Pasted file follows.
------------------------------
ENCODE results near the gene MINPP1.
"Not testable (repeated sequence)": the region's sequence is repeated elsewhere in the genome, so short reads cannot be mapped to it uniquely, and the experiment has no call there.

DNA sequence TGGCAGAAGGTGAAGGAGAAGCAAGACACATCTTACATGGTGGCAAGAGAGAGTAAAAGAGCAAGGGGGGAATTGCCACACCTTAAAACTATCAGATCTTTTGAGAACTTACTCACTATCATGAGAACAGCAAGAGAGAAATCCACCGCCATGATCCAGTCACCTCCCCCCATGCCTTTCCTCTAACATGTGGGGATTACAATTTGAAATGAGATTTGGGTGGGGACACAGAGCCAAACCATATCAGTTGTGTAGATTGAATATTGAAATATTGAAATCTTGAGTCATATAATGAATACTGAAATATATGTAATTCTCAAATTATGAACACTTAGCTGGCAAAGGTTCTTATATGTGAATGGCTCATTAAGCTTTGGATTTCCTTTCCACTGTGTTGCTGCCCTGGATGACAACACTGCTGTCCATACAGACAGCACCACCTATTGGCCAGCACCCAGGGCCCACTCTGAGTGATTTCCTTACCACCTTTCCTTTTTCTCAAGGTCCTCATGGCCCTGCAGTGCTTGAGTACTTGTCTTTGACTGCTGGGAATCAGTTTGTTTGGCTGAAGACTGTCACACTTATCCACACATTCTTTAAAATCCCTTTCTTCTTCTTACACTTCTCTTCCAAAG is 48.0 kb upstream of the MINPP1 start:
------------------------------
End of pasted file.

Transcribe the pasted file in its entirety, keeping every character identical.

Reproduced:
ENCODE results near the gene MINPP1.
"Not testable (repeated sequence)": the region's sequence is repeated elsewhere in the genome, so short reads cannot be mapped to it uniquely, and the experiment has no call there.

DNA sequence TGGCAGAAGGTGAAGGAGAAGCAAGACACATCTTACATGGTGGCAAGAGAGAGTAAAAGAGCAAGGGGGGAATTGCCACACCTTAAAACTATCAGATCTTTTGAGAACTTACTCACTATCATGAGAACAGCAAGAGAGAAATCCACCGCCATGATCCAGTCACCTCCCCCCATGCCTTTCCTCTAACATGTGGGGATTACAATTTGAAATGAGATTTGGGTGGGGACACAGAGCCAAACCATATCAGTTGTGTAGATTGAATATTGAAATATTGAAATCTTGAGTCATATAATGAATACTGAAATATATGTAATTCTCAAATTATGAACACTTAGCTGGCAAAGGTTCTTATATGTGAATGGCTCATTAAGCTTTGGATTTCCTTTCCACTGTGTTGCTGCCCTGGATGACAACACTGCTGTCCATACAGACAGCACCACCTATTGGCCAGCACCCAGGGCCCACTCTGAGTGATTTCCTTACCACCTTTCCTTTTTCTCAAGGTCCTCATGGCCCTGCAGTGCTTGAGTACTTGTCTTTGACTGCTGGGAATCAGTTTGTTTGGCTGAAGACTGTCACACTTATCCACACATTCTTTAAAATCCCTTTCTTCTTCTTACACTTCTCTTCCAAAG is 48.0 kb upstream of the MINPP1 start: